On the Quantum Hardness of Matching Colored Triangles
Koen Leijnse
Abstract:
Classically, many problems can be shown to have computational lower bounds in their time complexity conditioned on the hardness of three popular problems; k-SAT, 3SUM and APSP. This is done through fine-grained reductions and research in this classical field has recently exploded, as can be seen in V. Williams’ overview. The reductions from all three popular problems to two intuitive graph triangle problems, ∆-Matching Triangles and Triangle Collection, makes for a notable result in the field of fine-grained computational complexity. By reducing all three problems to the two graph triangle problems Abboud, V. Williams and Yu prove that if we find an O(n3−ε ) time algorithm, with n the number of nodes and ε > 0, for either of the two graph triangle problems, all three hardness conjectures must be false. This result makes the two problems very worthwhile to work with.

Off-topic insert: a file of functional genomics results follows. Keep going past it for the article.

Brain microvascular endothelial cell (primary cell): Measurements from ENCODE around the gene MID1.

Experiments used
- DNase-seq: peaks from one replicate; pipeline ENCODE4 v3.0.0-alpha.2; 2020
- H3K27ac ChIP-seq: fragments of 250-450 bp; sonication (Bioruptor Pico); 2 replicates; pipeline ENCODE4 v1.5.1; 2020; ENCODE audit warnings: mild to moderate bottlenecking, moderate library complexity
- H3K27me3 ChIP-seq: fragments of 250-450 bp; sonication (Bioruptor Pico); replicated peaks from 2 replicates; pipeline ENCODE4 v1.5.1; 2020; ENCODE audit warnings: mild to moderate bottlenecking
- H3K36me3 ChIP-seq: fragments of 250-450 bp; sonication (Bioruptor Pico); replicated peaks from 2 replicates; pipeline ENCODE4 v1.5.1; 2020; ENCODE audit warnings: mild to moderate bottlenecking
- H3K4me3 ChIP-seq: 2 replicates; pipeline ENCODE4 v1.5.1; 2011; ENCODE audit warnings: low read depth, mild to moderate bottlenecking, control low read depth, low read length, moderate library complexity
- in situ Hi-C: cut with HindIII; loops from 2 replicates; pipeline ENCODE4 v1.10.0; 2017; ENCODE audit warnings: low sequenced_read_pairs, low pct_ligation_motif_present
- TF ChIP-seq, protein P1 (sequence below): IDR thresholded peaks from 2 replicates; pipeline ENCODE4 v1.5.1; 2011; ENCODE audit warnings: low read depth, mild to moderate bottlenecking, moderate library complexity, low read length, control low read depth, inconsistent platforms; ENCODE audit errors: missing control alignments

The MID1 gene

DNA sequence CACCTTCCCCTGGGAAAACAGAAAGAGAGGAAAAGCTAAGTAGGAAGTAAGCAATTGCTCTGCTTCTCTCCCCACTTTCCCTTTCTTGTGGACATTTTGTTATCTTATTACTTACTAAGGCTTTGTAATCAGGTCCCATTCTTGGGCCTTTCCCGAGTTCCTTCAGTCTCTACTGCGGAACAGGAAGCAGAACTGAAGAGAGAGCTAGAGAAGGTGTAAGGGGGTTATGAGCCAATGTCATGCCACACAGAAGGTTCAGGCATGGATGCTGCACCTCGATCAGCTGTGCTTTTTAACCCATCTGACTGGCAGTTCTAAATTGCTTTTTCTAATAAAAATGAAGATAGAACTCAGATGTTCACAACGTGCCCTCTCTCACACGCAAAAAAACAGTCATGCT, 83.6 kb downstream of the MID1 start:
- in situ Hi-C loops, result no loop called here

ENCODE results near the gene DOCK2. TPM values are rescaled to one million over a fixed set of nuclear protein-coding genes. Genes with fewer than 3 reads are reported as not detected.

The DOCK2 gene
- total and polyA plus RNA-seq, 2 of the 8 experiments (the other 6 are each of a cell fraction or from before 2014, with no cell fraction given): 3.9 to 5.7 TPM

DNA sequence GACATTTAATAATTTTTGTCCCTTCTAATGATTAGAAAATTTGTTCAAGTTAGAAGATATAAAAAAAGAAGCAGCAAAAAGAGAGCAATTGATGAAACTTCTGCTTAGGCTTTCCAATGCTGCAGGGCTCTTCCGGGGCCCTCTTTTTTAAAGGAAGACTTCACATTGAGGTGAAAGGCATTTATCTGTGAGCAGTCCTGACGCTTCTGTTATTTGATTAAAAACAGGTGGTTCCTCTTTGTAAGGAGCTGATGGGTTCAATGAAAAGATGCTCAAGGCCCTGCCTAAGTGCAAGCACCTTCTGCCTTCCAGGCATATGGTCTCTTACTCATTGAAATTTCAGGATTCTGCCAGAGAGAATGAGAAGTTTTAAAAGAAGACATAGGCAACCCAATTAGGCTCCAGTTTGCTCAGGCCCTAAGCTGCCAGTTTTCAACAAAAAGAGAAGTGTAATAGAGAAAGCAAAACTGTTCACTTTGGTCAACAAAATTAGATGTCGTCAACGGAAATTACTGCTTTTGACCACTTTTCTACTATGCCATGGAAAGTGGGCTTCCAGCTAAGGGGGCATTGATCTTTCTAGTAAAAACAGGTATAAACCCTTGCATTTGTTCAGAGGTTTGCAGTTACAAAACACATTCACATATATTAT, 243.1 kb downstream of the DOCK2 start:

Many computational problems allow for speed-ups on quantum computers and recent work has taken the concept of fine-grained reductions to quantum computers to prove many new conditional quantum lower bounds based on quantum hardness conjectures for k-SAT and 3SUM. Continuing this work, we formulate an n2.5−o(1) quantum hardness conjecture for APSP and provide arguments for why this hardness conjecture is likely to be valid in the quantum case. Based on this conjecture, we prove a series of quantum lower bounds for graph and matrix problems. Starting at APSP we follow the classical chain of reductions all the way through to ∆-Matching Triangles and Triangle Collection, first reviewing the classical reductions and then applying them in the quantum setting. We do the same for k-SAT, proving the quantum hardness of the two graph triangle problems based on the Quantum Strong Exponential Time Hypothesis, using classical reductions. Combined with quantum hardness results based on 3SUM, we show that an O(n1.5−ε ) algorithm for ∆-Matching Triangles, with ω(1) ≤ ∆ ≤ no(1) , or Triangle Collection would contradict all three quantum hardness conjectures, mirroring the classical result.
The thesis finishes by showing matching upper bounds for all problems that we reduce APSP to. For ∆-Matching Triangles and Triangle Collection we find matching upper bounds by using the Variable Time Grover Search algorithm as suggested by Ambainis. For all other problems, matching upper bounds are found through a simple application of Grover Search.